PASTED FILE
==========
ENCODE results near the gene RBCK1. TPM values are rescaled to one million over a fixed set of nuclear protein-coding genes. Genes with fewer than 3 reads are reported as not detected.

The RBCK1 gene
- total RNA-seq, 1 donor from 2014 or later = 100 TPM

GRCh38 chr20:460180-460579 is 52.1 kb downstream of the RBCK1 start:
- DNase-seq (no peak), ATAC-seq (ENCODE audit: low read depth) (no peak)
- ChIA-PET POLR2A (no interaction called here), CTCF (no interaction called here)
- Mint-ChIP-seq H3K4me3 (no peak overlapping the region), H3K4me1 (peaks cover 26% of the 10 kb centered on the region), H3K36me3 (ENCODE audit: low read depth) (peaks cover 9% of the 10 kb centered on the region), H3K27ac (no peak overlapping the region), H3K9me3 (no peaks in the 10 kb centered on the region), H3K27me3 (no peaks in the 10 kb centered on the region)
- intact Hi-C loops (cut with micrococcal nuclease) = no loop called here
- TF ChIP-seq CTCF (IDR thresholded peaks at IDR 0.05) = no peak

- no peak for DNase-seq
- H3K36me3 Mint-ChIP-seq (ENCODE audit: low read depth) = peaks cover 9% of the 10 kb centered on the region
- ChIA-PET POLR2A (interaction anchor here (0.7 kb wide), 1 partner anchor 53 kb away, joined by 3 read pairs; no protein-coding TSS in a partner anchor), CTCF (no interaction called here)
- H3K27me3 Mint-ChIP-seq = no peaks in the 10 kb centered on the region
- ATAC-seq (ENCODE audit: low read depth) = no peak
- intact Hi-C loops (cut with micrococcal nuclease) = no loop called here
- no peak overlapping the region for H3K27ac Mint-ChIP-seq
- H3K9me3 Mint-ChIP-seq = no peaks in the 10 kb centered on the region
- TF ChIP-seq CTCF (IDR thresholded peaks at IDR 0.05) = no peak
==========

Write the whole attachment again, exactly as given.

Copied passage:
ENCODE results near the gene RBCK1. TPM values are rescaled to one million over a fixed set of nuclear protein-coding genes. Genes with fewer than 3 reads are reported as not detected.

The RBCK1 gene
- total RNA-seq, 1 donor from 2014 or later = 100 TPM

GRCh38 chr20:460180-460579 is 52.1 kb downstream of the RBCK1 start:
- DNase-seq (no peak), ATAC-seq (ENCODE audit: low read depth) (no peak)
- ChIA-PET POLR2A (no interaction called here), CTCF (no interaction called here)
- Mint-ChIP-seq H3K4me3 (no peak overlapping the region), H3K4me1 (peaks cover 26% of the 10 kb centered on the region), H3K36me3 (ENCODE audit: low read depth) (peaks cover 9% of the 10 kb centered on the region), H3K27ac (no peak overlapping the region), H3K9me3 (no peaks in the 10 kb centered on the region), H3K27me3 (no peaks in the 10 kb centered on the region)
- intact Hi-C loops (cut with micrococcal nuclease) = no loop called here
- TF ChIP-seq CTCF (IDR thresholded peaks at IDR 0.05) = no peak

- no peak for DNase-seq
- H3K36me3 Mint-ChIP-seq (ENCODE audit: low read depth) = peaks cover 9% of the 10 kb centered on the region
- ChIA-PET POLR2A (interaction anchor here (0.7 kb wide), 1 partner anchor 53 kb away, joined by 3 read pairs; no protein-coding TSS in a partner anchor), CTCF (no interaction called here)
- H3K27me3 Mint-ChIP-seq = no peaks in the 10 kb centered on the region
- ATAC-seq (ENCODE audit: low read depth) = no peak
- intact Hi-C loops (cut with micrococcal nuclease) = no loop called here
- no peak overlapping the region for H3K27ac Mint-ChIP-seq
- H3K9me3 Mint-ChIP-seq = no peaks in the 10 kb centered on the region
- TF ChIP-seq CTCF (IDR thresholded peaks at IDR 0.05) = no peak